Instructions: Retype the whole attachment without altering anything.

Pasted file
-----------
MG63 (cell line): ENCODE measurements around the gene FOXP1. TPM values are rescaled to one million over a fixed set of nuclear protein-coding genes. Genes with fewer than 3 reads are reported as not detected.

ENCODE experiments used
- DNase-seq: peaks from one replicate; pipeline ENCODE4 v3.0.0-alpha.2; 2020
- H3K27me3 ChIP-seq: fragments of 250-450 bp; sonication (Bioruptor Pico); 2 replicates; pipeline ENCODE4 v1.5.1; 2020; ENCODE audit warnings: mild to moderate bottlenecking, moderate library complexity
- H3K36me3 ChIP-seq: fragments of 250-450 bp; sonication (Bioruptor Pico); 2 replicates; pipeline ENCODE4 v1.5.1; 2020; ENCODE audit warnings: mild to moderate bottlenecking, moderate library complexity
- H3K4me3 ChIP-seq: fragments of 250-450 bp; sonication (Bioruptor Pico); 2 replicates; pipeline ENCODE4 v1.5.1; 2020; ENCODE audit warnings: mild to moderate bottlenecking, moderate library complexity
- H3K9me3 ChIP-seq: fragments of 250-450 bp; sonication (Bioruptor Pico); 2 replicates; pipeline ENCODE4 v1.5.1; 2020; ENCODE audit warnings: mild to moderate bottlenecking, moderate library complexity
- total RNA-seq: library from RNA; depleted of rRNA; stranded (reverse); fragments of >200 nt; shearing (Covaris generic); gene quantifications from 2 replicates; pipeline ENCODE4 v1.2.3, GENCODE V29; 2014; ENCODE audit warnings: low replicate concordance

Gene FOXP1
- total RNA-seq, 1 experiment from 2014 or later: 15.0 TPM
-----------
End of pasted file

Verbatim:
MG63 (cell line): ENCODE measurements around the gene FOXP1. TPM values are rescaled to one million over a fixed set of nuclear protein-coding genes. Genes with fewer than 3 reads are reported as not detected.

ENCODE experiments used
- DNase-seq: peaks from one replicate; pipeline ENCODE4 v3.0.0-alpha.2; 2020
- H3K27me3 ChIP-seq: fragments of 250-450 bp; sonication (Bioruptor Pico); 2 replicates; pipeline ENCODE4 v1.5.1; 2020; ENCODE audit warnings: mild to moderate bottlenecking, moderate library complexity
- H3K36me3 ChIP-seq: fragments of 250-450 bp; sonication (Bioruptor Pico); 2 replicates; pipeline ENCODE4 v1.5.1; 2020; ENCODE audit warnings: mild to moderate bottlenecking, moderate library complexity
- H3K4me3 ChIP-seq: fragments of 250-450 bp; sonication (Bioruptor Pico); 2 replicates; pipeline ENCODE4 v1.5.1; 2020; ENCODE audit warnings: mild to moderate bottlenecking, moderate library complexity
- H3K9me3 ChIP-seq: fragments of 250-450 bp; sonication (Bioruptor Pico); 2 replicates; pipeline ENCODE4 v1.5.1; 2020; ENCODE audit warnings: mild to moderate bottlenecking, moderate library complexity
- total RNA-seq: library from RNA; depleted of rRNA; stranded (reverse); fragments of >200 nt; shearing (Covaris generic); gene quantifications from 2 replicates; pipeline ENCODE4 v1.2.3, GENCODE V29; 2014; ENCODE audit warnings: low replicate concordance

Gene FOXP1
- total RNA-seq, 1 experiment from 2014 or later: 15.0 TPM